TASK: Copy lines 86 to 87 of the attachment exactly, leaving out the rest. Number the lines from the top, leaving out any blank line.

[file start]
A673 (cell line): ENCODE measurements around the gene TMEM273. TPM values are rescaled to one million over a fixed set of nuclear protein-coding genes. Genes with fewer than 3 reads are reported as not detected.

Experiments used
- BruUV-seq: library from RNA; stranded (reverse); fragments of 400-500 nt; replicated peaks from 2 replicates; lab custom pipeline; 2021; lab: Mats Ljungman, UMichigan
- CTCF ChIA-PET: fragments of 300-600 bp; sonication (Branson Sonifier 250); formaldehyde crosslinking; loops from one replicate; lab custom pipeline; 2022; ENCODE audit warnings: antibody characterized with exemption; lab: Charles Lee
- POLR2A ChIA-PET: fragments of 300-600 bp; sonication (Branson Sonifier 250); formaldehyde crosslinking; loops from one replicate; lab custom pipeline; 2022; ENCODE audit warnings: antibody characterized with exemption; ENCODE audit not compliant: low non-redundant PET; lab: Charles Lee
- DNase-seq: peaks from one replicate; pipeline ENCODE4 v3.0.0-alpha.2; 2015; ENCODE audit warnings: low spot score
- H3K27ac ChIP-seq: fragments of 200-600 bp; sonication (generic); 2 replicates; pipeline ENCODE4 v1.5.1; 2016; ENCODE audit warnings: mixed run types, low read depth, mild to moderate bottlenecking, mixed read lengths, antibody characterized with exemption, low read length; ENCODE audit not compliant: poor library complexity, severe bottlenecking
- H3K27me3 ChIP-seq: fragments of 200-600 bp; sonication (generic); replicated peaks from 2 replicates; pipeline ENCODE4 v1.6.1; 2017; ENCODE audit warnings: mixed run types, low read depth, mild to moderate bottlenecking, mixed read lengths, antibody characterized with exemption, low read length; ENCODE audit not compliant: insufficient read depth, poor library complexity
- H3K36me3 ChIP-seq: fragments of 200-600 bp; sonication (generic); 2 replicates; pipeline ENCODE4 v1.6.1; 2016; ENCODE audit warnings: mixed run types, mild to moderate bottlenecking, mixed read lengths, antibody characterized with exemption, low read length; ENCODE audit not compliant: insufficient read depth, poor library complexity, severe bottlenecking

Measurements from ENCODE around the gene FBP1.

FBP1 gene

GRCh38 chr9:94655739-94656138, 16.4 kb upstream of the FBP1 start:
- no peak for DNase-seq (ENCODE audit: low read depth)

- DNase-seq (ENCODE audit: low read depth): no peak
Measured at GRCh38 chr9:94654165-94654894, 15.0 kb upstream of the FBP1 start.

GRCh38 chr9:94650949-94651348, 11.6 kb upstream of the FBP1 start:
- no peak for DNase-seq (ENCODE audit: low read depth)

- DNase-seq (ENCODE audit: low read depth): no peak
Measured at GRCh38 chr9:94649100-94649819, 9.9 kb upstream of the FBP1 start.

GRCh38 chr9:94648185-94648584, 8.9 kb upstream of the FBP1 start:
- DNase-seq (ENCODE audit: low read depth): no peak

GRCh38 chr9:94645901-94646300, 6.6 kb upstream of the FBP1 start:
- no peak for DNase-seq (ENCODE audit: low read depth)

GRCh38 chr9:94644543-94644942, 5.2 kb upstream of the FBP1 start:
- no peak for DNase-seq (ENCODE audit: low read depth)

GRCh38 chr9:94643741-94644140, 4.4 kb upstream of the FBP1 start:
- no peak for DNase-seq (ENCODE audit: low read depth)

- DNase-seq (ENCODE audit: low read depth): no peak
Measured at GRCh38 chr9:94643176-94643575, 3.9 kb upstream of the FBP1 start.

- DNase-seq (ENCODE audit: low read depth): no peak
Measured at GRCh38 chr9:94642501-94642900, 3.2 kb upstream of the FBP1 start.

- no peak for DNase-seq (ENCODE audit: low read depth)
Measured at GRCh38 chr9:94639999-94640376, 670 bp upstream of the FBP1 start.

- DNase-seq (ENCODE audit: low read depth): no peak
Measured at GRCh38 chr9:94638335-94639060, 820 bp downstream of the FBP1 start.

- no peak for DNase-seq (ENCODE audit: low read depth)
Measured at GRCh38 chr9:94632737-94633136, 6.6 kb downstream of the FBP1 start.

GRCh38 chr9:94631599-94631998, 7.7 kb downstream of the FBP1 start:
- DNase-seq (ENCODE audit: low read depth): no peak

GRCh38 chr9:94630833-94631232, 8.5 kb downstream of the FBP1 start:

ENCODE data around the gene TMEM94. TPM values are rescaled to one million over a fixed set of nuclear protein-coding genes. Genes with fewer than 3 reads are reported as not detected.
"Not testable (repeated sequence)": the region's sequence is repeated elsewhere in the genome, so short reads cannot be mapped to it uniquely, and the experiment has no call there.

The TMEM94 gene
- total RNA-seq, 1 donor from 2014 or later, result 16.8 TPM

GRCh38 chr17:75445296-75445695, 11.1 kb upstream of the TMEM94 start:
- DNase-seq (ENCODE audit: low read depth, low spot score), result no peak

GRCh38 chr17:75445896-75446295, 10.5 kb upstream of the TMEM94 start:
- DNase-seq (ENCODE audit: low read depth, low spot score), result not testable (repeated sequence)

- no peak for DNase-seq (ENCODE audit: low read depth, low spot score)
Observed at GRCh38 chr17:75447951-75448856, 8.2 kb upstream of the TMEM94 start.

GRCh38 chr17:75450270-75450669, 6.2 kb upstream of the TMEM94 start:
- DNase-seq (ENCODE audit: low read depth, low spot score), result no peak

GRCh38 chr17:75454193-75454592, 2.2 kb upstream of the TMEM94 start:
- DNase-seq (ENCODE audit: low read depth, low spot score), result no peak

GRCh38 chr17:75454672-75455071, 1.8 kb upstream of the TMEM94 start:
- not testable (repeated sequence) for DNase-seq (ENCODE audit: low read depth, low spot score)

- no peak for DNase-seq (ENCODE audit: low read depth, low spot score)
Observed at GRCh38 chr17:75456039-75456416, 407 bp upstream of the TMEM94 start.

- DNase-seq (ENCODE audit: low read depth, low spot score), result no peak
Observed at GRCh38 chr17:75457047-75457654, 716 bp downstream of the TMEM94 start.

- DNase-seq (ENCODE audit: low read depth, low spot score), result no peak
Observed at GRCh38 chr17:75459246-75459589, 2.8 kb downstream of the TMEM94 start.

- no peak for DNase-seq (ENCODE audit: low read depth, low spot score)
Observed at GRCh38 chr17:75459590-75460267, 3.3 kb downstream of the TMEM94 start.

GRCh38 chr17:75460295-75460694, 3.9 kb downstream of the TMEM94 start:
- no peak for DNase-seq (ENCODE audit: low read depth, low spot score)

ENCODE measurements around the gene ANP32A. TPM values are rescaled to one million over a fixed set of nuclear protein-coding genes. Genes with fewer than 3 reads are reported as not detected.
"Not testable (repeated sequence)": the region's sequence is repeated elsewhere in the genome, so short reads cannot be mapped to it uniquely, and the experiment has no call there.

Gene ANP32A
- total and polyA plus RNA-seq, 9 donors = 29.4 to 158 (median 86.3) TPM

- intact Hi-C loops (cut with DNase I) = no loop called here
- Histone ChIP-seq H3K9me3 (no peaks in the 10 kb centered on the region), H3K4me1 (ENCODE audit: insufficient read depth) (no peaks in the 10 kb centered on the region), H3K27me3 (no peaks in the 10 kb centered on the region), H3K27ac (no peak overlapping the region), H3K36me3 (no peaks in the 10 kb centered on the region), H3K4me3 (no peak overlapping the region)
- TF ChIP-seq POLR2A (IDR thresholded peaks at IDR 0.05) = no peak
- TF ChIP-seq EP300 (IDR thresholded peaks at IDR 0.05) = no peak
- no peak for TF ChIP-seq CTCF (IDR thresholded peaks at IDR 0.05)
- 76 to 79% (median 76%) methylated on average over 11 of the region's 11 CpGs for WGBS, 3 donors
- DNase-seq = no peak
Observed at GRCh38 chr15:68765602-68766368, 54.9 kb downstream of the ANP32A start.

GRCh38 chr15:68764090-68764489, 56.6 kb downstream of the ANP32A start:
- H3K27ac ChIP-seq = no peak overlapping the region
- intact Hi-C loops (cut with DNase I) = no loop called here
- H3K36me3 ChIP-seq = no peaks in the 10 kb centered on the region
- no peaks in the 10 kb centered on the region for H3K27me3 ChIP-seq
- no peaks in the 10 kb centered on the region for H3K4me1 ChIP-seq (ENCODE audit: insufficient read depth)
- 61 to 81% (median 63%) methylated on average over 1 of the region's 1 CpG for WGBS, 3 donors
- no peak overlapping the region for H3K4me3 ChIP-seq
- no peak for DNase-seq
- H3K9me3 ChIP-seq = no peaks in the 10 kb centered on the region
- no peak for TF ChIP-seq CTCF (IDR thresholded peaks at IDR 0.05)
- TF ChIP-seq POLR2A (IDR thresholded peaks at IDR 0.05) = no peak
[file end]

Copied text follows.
- no peak overlapping the region for H3K4me3 ChIP-seq
- no peak for DNase-seq